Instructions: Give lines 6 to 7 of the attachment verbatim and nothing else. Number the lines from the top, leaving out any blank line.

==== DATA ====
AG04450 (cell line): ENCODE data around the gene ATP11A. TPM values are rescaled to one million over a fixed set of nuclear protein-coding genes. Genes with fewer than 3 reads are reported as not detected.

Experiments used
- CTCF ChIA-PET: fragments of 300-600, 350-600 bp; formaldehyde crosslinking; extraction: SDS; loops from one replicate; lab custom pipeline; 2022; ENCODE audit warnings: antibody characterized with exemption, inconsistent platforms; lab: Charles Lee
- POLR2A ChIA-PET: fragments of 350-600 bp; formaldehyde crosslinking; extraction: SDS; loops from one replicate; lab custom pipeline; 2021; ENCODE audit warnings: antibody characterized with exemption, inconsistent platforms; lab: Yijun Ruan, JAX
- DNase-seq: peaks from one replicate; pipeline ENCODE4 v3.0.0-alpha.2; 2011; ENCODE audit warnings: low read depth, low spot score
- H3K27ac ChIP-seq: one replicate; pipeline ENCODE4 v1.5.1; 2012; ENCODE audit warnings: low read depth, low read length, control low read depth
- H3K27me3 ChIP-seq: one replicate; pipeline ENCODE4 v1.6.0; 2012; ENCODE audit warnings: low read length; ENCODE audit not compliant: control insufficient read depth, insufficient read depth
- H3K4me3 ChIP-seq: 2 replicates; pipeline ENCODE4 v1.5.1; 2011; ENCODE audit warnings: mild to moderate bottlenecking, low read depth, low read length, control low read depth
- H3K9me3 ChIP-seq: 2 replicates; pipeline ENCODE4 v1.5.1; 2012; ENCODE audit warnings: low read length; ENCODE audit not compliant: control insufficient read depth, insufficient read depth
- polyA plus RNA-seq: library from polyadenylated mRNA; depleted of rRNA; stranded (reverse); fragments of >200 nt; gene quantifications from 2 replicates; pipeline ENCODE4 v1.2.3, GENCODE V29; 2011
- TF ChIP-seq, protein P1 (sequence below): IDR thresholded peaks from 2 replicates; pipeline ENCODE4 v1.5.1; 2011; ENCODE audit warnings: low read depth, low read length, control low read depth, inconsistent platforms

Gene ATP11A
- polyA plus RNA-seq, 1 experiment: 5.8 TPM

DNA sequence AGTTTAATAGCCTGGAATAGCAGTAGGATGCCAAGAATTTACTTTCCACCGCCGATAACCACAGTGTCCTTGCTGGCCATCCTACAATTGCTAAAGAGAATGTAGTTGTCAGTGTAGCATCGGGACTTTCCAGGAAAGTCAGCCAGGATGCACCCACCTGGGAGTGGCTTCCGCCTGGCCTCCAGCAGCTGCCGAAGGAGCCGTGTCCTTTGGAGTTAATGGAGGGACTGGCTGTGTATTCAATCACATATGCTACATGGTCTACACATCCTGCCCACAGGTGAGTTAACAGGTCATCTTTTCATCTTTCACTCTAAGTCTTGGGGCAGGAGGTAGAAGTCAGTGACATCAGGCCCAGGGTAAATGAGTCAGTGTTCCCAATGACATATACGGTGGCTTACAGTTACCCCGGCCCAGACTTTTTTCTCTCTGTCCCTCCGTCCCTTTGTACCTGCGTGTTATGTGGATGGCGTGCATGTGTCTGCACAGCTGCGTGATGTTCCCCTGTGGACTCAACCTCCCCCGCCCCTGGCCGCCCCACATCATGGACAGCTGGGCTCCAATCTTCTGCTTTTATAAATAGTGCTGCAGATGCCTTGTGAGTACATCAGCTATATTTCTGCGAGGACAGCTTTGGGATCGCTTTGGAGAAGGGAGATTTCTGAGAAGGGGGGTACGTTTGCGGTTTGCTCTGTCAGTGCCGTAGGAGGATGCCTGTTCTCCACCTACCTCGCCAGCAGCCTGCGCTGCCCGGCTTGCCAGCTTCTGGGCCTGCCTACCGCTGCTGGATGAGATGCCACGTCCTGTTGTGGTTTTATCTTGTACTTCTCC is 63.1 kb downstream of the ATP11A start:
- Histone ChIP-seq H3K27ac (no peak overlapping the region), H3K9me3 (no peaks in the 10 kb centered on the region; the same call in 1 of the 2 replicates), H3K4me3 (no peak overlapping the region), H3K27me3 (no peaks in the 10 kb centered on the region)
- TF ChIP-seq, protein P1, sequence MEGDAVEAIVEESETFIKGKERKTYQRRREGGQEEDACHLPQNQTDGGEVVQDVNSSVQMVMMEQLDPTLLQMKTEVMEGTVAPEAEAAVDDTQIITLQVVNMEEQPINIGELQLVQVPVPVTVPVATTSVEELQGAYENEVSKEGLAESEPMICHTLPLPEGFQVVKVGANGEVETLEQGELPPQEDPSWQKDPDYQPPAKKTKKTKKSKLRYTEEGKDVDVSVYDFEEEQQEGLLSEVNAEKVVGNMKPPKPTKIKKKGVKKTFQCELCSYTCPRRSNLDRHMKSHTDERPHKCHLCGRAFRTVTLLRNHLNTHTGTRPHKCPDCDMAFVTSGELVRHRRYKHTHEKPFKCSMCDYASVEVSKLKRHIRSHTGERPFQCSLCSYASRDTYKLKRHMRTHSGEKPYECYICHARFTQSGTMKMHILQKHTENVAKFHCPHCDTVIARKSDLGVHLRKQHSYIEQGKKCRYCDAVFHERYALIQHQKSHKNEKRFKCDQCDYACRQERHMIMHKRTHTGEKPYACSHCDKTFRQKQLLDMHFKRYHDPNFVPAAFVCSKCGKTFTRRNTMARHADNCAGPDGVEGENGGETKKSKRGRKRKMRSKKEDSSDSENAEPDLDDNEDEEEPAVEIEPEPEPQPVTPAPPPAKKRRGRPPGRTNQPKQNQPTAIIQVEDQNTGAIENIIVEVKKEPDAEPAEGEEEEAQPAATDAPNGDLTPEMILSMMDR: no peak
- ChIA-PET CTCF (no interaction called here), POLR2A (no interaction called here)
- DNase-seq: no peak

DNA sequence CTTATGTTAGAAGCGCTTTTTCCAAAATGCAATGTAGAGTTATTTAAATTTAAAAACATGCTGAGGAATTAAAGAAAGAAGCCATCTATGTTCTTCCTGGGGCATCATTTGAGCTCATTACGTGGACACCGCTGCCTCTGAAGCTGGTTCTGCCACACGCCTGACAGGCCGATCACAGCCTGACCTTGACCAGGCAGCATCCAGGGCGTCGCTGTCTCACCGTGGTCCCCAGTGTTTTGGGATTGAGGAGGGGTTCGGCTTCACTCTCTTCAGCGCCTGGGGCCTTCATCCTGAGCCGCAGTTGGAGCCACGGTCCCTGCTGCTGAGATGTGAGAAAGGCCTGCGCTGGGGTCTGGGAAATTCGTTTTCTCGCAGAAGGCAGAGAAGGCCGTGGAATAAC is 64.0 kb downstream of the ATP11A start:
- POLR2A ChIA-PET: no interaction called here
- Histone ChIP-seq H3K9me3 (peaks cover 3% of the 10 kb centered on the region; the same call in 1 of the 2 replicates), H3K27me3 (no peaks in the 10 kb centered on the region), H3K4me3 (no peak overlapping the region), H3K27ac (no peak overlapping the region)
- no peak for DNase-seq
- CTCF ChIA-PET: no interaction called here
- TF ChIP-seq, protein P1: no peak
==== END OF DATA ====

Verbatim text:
- H3K27ac ChIP-seq: one replicate; pipeline ENCODE4 v1.5.1; 2012; ENCODE audit warnings: low read depth, low read length, control low read depth
- H3K27me3 ChIP-seq: one replicate; pipeline ENCODE4 v1.6.0; 2012; ENCODE audit warnings: low read length; ENCODE audit not compliant: control insufficient read depth, insufficient read depth